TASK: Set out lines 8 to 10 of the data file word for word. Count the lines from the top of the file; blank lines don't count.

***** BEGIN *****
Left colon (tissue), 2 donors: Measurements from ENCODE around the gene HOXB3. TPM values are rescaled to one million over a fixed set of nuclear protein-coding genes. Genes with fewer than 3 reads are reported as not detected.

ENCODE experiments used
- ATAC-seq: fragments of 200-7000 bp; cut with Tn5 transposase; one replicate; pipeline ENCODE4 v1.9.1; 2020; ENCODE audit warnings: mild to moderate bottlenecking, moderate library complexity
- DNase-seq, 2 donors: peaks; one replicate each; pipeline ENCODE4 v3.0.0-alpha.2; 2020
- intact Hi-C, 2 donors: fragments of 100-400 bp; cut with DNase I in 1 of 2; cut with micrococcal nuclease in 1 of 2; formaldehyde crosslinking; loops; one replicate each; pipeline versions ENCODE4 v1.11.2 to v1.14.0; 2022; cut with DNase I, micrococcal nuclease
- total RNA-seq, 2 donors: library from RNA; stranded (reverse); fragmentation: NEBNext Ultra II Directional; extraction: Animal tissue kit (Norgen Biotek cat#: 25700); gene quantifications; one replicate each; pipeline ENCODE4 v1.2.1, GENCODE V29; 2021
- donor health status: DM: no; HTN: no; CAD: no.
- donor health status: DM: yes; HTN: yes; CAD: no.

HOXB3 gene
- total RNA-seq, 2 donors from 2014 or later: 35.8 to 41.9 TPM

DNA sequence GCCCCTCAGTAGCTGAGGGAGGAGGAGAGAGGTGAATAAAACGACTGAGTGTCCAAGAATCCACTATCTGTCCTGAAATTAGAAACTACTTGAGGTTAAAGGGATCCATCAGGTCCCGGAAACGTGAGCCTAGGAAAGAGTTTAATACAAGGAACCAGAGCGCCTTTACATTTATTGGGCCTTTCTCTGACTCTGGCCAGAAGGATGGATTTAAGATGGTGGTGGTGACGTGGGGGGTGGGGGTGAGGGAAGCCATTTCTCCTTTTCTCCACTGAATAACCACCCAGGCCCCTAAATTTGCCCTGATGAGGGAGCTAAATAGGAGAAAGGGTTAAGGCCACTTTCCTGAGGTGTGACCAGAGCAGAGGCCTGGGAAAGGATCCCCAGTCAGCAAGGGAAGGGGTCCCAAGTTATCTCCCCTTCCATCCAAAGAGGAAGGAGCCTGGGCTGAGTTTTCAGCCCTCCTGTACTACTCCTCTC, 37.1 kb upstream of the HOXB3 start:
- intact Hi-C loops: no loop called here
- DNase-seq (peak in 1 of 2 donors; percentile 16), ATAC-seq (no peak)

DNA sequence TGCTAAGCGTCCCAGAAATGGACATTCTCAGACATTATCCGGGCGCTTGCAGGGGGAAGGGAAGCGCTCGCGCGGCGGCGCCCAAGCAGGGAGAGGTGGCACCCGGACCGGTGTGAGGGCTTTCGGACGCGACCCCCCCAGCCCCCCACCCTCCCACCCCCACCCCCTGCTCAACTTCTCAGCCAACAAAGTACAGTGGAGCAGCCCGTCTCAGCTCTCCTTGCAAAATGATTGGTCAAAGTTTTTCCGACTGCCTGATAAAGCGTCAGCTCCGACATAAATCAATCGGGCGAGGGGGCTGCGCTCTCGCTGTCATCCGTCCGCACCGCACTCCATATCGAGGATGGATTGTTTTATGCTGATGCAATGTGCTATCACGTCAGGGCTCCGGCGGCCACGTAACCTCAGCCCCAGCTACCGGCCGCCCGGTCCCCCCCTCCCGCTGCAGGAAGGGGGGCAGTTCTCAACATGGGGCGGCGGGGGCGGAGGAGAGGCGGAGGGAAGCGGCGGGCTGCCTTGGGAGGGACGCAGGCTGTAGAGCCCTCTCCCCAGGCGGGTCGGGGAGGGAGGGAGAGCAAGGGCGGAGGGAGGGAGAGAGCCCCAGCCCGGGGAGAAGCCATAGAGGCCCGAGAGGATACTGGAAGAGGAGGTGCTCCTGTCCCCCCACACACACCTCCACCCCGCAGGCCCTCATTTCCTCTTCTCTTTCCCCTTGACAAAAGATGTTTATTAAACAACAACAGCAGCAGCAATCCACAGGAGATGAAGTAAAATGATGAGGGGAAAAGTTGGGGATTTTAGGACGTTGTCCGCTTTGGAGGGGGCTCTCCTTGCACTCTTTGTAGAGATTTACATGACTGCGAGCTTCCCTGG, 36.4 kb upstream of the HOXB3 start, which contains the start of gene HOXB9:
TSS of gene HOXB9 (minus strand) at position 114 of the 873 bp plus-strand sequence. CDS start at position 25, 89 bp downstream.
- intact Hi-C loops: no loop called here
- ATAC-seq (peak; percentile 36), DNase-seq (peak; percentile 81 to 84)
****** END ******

- donor health status: DM: yes; HTN: yes; CAD: no.

HOXB3 gene
- total RNA-seq, 2 donors from 2014 or later: 35.8 to 41.9 TPM